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Move over, crash tests—Volvo is now using drop tests to help train rescuers


Sometimes you have to make a sacrifice for the greater good. Take Volvo, which has started DROPPING brand-new cars from a height of 30 meters to help emergency services practice rescuing people from badly crashed, modern cars. 

Volvo says dropping cars “multiple times from a crane” can better “simulate the damage found in the most extreme crash scenarios” than crashing cars in a lab. Engineers calculate exactly “how much pressure and force each car needed to be exposed to in order to reach the desired level of damage” before each drop. Because science.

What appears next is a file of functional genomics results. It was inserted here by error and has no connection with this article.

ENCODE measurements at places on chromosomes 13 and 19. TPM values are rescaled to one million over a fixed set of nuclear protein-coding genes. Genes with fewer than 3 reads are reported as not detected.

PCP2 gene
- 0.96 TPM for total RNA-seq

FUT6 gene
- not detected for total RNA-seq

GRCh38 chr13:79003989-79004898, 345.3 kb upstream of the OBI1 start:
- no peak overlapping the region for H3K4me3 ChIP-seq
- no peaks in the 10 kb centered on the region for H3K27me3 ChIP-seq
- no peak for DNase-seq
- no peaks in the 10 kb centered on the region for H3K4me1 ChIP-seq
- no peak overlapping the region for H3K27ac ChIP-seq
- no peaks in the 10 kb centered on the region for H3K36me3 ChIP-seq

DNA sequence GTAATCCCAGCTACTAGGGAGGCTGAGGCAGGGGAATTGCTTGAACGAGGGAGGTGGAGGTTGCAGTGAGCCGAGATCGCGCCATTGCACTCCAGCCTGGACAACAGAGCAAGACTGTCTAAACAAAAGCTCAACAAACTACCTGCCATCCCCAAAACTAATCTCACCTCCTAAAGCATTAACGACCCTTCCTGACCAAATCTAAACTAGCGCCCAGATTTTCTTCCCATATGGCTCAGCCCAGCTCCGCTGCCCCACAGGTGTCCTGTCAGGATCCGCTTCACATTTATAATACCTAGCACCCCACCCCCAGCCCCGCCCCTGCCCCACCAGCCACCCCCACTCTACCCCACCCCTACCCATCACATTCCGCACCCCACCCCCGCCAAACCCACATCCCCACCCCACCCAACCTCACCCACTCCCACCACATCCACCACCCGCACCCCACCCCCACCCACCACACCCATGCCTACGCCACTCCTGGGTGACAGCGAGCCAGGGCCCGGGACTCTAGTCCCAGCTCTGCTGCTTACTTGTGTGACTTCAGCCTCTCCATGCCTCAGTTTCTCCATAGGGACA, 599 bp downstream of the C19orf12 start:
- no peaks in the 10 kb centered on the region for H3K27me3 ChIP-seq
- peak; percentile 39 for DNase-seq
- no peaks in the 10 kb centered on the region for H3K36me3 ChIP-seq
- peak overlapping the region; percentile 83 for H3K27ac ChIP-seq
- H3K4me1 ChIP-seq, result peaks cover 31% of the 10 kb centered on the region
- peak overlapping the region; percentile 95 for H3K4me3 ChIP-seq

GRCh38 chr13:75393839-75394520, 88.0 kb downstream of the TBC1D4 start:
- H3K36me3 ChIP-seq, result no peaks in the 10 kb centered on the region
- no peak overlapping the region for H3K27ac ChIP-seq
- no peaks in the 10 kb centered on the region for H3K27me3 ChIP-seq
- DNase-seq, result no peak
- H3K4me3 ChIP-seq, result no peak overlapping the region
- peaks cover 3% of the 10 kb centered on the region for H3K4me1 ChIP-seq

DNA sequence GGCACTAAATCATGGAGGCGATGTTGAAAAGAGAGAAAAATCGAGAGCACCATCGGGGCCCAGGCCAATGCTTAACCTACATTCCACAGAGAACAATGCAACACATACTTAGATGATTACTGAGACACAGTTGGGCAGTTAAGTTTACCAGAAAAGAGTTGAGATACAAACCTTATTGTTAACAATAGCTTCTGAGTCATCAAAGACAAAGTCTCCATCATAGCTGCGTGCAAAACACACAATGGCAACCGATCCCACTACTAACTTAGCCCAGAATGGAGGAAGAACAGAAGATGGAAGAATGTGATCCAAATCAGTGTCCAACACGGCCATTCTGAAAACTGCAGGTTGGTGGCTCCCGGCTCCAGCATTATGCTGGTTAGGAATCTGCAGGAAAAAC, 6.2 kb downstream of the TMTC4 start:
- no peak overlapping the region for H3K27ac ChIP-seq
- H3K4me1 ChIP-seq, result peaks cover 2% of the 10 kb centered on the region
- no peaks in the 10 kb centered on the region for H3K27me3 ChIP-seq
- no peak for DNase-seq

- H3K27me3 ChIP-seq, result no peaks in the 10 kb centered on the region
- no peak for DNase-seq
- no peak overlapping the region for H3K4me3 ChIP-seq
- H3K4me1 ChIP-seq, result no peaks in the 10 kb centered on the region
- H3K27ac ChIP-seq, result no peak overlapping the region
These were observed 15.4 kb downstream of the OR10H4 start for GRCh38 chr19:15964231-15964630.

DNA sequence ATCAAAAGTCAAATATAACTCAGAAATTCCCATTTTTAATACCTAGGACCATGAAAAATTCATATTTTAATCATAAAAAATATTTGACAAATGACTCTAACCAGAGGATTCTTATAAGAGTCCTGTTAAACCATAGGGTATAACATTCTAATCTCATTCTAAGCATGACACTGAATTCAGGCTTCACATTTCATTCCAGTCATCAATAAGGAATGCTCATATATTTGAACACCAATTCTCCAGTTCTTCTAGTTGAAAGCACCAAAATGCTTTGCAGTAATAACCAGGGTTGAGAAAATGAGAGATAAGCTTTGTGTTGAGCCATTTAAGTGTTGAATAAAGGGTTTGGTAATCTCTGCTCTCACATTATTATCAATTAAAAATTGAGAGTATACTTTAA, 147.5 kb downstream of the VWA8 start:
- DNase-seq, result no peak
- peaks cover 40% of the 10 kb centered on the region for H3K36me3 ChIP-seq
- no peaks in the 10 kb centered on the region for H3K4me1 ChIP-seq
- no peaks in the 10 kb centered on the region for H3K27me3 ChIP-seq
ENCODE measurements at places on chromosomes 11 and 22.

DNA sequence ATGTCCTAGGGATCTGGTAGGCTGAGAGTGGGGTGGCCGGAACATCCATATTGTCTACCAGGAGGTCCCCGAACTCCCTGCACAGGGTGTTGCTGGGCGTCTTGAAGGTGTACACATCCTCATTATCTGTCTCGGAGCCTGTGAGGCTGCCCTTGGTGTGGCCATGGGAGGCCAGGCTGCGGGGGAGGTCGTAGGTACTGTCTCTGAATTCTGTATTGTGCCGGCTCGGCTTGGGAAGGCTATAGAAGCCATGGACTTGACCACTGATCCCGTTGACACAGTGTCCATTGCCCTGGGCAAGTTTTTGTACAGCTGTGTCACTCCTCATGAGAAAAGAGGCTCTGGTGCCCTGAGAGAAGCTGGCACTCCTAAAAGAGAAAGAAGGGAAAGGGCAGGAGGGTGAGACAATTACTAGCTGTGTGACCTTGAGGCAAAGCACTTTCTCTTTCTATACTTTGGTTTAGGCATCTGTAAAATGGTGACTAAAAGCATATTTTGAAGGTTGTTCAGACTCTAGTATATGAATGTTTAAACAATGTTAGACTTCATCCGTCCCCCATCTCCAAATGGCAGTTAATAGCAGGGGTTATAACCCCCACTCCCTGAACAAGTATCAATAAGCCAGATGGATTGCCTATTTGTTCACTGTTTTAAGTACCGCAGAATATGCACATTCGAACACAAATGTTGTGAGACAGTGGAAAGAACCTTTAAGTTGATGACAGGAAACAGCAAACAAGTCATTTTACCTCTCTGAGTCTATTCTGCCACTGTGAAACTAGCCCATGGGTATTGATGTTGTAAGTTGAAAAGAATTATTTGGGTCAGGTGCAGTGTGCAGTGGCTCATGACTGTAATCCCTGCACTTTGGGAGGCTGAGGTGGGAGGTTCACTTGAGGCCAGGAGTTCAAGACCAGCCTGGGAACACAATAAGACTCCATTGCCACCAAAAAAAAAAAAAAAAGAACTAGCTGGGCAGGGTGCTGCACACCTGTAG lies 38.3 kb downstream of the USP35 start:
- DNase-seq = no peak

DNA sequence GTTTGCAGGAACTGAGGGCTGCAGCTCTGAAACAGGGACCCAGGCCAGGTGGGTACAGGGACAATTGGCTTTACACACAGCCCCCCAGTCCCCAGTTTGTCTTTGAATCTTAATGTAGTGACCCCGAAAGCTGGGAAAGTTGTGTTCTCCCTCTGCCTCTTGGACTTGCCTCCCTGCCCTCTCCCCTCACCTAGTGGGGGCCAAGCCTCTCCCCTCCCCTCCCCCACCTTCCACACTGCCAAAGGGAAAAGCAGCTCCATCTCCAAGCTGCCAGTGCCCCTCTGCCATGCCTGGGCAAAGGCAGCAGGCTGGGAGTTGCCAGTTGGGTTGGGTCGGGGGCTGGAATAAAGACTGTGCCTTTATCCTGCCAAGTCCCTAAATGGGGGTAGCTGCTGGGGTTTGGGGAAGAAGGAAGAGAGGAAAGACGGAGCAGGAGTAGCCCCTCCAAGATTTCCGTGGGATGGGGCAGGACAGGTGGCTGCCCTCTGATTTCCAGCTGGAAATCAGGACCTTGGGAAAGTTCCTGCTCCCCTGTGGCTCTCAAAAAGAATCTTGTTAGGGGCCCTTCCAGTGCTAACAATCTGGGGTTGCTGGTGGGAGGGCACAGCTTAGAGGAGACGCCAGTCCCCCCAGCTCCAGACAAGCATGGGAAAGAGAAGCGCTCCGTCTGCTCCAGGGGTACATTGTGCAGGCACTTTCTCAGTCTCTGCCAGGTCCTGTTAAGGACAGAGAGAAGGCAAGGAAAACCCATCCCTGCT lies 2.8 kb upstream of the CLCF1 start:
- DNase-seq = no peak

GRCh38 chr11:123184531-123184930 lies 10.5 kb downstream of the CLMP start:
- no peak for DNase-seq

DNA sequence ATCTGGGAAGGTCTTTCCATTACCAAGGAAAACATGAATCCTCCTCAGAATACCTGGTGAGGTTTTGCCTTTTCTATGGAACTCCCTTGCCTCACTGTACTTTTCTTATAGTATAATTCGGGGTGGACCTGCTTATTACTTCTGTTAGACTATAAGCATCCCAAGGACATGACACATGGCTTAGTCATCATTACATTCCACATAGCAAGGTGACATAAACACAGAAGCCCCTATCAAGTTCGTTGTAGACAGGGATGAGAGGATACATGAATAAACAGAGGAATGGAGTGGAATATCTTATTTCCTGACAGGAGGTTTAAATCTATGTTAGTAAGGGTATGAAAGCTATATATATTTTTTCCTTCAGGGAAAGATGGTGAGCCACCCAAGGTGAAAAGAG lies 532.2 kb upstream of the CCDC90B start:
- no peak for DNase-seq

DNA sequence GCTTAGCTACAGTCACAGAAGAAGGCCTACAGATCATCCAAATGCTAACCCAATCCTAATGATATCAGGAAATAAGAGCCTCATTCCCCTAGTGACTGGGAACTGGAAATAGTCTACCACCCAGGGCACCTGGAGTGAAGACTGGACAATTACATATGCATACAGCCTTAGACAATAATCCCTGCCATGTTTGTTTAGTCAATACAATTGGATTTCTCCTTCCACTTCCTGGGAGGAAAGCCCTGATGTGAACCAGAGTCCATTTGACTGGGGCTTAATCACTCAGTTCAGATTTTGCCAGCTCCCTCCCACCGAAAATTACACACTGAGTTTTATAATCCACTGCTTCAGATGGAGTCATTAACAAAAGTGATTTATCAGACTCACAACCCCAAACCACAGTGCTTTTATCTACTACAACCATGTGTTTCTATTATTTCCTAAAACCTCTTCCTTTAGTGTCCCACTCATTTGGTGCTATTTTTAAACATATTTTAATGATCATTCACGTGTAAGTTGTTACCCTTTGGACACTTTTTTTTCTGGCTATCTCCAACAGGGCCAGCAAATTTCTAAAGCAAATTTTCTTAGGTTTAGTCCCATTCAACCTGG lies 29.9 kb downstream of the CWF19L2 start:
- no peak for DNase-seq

Moreover, it helps the rescue services figure out how best to extract people from modern cars. The vehicles they usually practice on come from scrapyards and can be up to 20 years old, and thus much easier to rip into than the toughest modern metal. If rescue teams can successfully extricate someone from a Volvo, they ought to be able to get them out of pretty much anything bar an actual tank.

The results from Volvo’s tests will be published in a report and made available to rescue teams from elsewhere, because it’s nice like that.